Gender equity and new generations bring over 30 countries to Mexico for CIAM’s annual General Assembly
Hosted by the Mexican collective management society SACM, the CIAM General Assembly (GA) held two days of discussions to build cooperation and understanding between music creators, five CIAM continental alliances and to strengthen CIAM as the unified global voice of music creators.
The GA brought a set of new approaches called CIAM 3.0 into the forefront, focusing on reaching the next generation of creators, increasing gender equity and diversity, reinforcing CIAM’s continental alliances as well as maintaining creators as central to collective management organisations in the future.
After a video welcome from CISAC Board Chair Eric Baptiste and CISAC Director General Gadi Oron, CIAM President Eddie Schwartz, introduced celebrated Mexican composer and SACM President Armando Manzanero who welcomed music creator attendees from over 30 countries. Manzanero said, “The feeling of composers throughout the world is the desire to make music, but also to be fairly reimbursed. We have to face all that has to do with new technology that I, as a composer, find exceedingly difficult to do.” He then called upon people in the room to “use half of your heart and half with technology” in order to support music creators and copyright.
ASCAP CEO Beth Matthews delivered a keynote, drawing attention to the opportunity of today to distribute content “at large” and that CISAC has been instrumental in keeping the sector together, particularly regarding the value gap (i.e., transfer of value). Matthews cited chief concerns of music creators today, which including challenges posed by artificial intelligence and blockchain, that have the potential to effect creators’ ability to make a living. CMOs are at the fore of ensuring that music creators are supported, especially through cooperation and collaboration throughout the world.
In regard to gender equity, panellist Felicity Wilcox of AGSC urged all to actively seek and see the work of women to help bring it into the mainstream. This visibility needs to become conscious and sustained.
Increasing the presence of female creators for music shows also has been essential to making a social impact in Spain. Natalia Vergara of SGAE pointed this out as well as the need of having data to demonstrate the social impact that females have in music. Another solution was to increase diversity of boards, according to Damhnait Doyle, newly elected board member of Canadian CMO, SOCAN. Magdalena Mattey of SCD in Chile noted that another problem persists with mass media, which makes it difficult for women creators’ works to be disseminated.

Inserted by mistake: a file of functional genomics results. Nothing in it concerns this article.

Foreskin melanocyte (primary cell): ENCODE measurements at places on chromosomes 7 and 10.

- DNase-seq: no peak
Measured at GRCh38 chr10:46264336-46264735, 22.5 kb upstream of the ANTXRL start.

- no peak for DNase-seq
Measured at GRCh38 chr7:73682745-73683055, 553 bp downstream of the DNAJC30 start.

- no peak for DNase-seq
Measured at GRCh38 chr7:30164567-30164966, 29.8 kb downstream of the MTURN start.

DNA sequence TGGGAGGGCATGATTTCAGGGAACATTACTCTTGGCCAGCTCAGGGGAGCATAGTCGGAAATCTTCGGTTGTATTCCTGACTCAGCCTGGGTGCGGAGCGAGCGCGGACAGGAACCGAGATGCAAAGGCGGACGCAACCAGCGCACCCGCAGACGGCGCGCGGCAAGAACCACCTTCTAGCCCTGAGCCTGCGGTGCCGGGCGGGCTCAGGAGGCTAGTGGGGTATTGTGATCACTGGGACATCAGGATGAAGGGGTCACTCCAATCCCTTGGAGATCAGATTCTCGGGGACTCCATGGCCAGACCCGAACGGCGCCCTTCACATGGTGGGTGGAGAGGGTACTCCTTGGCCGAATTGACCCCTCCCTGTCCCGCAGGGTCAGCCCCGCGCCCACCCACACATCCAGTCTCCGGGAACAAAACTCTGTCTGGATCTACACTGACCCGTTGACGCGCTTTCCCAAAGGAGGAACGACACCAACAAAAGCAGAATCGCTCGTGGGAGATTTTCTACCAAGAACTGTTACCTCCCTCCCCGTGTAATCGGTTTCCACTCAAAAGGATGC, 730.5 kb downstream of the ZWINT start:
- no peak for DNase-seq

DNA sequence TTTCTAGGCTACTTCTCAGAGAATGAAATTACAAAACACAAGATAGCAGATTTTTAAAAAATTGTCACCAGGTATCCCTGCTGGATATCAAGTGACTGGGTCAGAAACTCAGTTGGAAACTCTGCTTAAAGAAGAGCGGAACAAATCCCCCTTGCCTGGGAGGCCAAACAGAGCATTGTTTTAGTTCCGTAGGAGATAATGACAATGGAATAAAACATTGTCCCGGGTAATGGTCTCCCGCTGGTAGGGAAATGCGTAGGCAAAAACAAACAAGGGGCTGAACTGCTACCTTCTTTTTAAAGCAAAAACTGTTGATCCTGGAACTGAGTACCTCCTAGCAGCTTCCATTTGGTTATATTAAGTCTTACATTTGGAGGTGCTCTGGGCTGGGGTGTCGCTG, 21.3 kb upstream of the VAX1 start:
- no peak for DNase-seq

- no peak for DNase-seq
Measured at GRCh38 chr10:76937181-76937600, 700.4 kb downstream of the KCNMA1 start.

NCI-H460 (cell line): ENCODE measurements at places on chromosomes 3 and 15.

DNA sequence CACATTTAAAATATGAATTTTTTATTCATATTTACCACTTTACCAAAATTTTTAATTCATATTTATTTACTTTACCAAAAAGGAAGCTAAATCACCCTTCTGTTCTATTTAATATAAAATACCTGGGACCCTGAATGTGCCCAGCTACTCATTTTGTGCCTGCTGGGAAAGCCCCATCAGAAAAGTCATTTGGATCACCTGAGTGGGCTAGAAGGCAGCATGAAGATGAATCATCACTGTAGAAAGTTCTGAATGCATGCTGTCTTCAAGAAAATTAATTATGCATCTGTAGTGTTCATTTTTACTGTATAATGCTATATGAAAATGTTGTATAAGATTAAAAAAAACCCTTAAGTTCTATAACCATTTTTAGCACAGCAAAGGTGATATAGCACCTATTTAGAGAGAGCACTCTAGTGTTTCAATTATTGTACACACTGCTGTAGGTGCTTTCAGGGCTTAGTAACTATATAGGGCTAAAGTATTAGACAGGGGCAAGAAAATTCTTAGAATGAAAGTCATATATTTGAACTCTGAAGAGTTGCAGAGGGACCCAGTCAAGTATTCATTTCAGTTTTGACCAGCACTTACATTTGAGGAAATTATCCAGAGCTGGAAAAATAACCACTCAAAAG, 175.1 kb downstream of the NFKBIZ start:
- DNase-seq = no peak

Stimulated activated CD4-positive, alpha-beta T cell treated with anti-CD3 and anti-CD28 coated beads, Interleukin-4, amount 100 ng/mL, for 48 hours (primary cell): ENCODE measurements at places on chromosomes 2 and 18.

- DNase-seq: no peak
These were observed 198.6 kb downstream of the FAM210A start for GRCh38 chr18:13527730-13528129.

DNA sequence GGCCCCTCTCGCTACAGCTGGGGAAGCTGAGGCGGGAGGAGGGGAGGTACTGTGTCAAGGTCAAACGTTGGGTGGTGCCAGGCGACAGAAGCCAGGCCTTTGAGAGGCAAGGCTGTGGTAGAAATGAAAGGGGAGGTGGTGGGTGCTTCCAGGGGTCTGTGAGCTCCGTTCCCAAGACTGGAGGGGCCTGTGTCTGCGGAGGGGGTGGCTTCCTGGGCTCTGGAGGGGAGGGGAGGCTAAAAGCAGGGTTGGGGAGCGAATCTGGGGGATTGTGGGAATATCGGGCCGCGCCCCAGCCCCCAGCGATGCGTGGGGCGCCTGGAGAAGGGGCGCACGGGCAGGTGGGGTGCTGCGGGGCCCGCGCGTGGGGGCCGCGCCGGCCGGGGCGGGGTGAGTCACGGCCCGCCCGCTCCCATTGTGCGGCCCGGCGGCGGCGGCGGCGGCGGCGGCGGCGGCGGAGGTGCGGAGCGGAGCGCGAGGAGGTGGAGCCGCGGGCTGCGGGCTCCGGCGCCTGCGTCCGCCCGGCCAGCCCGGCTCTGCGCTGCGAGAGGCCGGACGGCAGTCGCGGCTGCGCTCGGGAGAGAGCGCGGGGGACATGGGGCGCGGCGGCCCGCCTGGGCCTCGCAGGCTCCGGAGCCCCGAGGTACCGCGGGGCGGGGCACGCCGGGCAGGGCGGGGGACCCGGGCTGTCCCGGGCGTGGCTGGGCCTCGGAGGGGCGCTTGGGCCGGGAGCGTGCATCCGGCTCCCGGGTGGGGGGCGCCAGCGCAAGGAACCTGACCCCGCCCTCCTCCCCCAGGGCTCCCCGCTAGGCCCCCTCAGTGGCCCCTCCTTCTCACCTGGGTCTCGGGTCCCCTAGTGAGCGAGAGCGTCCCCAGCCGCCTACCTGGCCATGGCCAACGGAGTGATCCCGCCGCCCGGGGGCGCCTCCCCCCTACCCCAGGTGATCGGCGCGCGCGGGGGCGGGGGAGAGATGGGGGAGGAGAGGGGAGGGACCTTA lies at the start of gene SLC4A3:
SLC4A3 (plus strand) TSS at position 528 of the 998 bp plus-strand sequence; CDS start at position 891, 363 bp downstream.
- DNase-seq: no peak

Another CIAM 3.0 pillar is to engage and include the upcoming generation of music creators. Exploring this, the panel focused on increasing audiovisual content for social media, make creators aware about how to protect as well as appreciate their music, and educate them on various aspects of their career (e.g., adding metadata, registering works). This aspect of educating individuals was echoed later on by CISAC’s incoming Regional Director for Latin America & the Caribbean Rafael Fariñas about the necessity to educate politicians and judges regarding copyright.
CIAM not only works on a global level, but on a regional level through continental alliances. These five alliances detailed their activities to the GA, informing delegates about efforts to train songwriters and composers about copyright, school education programmes, research, increased profiles in major industry conferences like Midem 2018, collaboration with OIF in Africa and more. Concerns were also highlighted, such as copyright buy-out in Asia-Pacific, the Copyright Directive reform process in the European Union as well as the Music Modernization Act in the United States and related issues.
CIAM’s Working Groups reviewed their activities in the prior year, as well as what to expect moving forward. These five working groups focus respectively on governance, metadata and technology, training and development, gender equity and Fair Trade Music.
The Code of Good Practice in France was introduced by composer, SACEM Director and CIAM Executive Committee member Wally Badarou. It is a code that could be adopted by music creators and publishers to improve relations and cooperation between these members of the rights holder community.
While traditional methods of communicating and reaching stakeholders (e.g., music creators, the public, politicians) are still relevant, CIAM has added new social media tools, such as Instagram, to expand its reach into the online conversation. CIAM is moving forward to ensure that it is available where the creators are to new generations navigate the world of music and copyright.
On the final day of the GA, SACM held a private copying press conference for Mexican policymakers and local media. SACM called for enacting proper mechanisms to allow for collecting and distributing this key element of a music creators’ stream of revenues for building a sustainable career in music.